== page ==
Duke’s 2018 defense was pretty good. Not great, but pretty good. Especially the back end.
Some stats for the Blue Devils:
29th nationally in pressure rate (33.9%)
20th in completion% allowed
48th in QBR
33rd in passer rating
21st in yards/attempt
41st in TD/attempt allowed
In case those numbers don’t appear particularly striking, here’s the list of teams that exceeded them in 2018: Penn State, Miami, Southern Miss and LSU. That’s it.
So, given all that context, here’s the number that really stood out: Four.
That’s Duke interception total last season. Four. Only Oregon State (3) finished with fewer.
We’ve talked a lot about turnover luck, but there are things teams can do to tilt the odds in their favor. Forcing more passing attempts. Getting pressure up front. Putting teams in third-and-long.
Thing is, Duke did all that at a reasonable clip. Again, nothing extraordinary, but certainly well enough you’d assume even bad luck would’ve resulted in a bunch more INTs.
There’s really not a ton of historical precedent. In the past decade, Duke’s rate of 1 interception per 47.25 incompletions is the sixth-worst among all Power 5 defenses.
But here’s the good news for Duke. We looked at every team from the past decade that averaged at least 30 incompletions for every 1 interception, and their follow-up campaigns showed that the luck really did even out.
For what it’s worth, it’s a short list. 29 teams in 10 years, with five of those happening in 2018. Why is it more frequent lately than a decade ago? Your guess is as good as mine.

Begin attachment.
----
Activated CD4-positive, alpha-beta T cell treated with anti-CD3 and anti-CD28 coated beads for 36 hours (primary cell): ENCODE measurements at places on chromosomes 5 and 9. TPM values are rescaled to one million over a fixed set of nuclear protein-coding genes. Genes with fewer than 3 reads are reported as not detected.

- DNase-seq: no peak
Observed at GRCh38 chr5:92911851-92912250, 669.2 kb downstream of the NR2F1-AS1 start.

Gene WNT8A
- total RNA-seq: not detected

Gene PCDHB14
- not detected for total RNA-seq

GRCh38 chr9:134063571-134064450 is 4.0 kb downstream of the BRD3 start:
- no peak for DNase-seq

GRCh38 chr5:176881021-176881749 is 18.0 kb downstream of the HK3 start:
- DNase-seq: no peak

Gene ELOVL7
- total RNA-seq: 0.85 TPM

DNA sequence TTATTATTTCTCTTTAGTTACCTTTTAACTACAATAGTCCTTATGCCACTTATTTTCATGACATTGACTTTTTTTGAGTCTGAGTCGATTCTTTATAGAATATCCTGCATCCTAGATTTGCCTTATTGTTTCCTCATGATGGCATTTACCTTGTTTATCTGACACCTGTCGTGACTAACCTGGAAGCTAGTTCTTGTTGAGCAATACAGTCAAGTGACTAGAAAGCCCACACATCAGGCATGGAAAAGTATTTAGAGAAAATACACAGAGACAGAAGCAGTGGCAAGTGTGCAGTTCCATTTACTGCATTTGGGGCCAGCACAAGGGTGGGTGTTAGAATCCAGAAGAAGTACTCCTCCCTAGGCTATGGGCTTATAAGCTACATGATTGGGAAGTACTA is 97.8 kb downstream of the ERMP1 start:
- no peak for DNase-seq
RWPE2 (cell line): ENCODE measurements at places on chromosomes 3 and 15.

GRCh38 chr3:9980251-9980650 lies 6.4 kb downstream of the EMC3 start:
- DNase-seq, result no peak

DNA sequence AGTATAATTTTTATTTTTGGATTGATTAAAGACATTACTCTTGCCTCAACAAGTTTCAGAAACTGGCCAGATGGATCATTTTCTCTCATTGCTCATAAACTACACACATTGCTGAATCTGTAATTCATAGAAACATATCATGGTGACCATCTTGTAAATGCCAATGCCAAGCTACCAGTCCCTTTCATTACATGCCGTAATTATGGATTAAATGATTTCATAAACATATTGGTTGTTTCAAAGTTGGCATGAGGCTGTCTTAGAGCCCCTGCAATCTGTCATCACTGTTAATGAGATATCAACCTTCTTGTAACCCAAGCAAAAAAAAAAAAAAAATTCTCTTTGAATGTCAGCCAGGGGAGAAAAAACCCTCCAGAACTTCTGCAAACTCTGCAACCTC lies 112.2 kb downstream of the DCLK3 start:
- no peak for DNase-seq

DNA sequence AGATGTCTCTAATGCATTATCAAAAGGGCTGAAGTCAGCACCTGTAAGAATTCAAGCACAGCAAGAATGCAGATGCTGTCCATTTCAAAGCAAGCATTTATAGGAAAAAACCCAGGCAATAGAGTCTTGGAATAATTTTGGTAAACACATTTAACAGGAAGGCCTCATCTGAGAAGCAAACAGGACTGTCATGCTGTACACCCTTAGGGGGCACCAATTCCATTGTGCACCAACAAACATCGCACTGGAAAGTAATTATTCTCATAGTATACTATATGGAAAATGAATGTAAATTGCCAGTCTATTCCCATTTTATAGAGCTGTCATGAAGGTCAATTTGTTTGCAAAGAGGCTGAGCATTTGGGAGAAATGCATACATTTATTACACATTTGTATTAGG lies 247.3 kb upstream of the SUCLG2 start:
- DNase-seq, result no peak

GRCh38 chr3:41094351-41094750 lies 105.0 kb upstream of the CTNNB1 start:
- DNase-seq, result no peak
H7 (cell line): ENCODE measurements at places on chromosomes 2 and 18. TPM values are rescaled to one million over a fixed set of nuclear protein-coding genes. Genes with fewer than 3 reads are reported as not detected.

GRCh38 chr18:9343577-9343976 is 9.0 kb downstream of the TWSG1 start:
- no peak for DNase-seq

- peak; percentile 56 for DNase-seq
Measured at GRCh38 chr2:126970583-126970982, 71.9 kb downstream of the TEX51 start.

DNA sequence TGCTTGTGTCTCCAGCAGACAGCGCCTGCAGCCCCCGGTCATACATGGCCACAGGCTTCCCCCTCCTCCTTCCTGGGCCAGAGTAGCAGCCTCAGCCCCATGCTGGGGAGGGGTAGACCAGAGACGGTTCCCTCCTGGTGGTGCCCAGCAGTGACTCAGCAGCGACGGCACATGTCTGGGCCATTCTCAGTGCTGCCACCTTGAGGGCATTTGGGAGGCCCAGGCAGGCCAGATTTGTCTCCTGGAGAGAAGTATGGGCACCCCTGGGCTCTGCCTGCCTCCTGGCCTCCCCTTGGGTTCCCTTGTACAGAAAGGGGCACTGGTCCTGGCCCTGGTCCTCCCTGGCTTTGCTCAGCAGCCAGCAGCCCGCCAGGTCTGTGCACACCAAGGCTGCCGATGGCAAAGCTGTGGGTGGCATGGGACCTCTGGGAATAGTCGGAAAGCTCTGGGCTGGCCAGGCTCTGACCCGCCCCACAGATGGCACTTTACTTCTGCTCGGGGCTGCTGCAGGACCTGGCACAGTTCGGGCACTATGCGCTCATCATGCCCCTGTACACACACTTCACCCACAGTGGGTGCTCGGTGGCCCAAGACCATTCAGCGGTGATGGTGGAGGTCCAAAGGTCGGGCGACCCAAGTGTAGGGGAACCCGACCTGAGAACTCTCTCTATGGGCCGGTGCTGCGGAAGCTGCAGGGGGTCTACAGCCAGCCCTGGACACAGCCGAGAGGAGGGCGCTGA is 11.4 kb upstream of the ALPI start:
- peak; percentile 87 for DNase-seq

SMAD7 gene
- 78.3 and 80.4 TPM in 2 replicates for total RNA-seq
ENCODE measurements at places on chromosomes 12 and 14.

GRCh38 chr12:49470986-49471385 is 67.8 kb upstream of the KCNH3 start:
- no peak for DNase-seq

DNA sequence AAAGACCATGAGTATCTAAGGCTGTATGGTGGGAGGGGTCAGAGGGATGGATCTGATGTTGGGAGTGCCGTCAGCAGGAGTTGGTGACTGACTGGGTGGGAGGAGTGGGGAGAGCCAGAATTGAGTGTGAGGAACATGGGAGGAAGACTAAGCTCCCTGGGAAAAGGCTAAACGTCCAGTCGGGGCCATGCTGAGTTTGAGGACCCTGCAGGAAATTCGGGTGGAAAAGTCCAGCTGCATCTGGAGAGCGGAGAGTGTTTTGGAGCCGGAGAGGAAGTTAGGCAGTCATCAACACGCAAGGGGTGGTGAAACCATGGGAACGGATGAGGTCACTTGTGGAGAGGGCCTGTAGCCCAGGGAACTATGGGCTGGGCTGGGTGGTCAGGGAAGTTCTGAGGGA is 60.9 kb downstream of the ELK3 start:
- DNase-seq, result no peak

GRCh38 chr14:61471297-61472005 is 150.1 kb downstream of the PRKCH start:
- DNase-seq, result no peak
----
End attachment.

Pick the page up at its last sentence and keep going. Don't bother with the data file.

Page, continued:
The other thing of note is that there aren’t a ton of good teams on this list. Yes, a lack of turnovers likely correlates with a lack of wins, but also the other way around. Turnover rates go way up when a team is trailing, so if this group wasn’t leading many games, the opposition wasn’t as likely to take risks.
It’s worth noting that defenses that are challenged deep more often are just as prevalent in this list as ones who weren’t. Less than half the passes that 2012 Virginia team defended were thrown more than 5 yards beyond the line of scrimmage, while 2016 Texas Tech defended 67 percent of its pass attempts beyond 5 yards. So while you might point to Duke’s stellar linebacking crew in 2018 as a reason teams avoided risky throws over the middle, there’s not really a precedent that suggests that’s reason for the low INT numbers.
But more than anything, what this data should tell you is that things will change this year. On average, the teams in this data set nearly tripled their INT totals in their follow-up campaign. Of the 24 teams, 21 at least doubled their output. Teams like 2010 Michigan State and 2018 Syracuse went from being among the worst at getting INTs to among the best in just one year.
Will that happen for Duke? There’s reason for optimism beyond this historical precedent. Michael Carter established himself as an exceptional corner last year. Marquis Waters and Josh Blackwell got valuable experience as freshmen. Brandon Feamster returns, too. The young unit that had its ups and downs in 2018 should take a nice step forward in 2019, and this time around, luck should be on their side.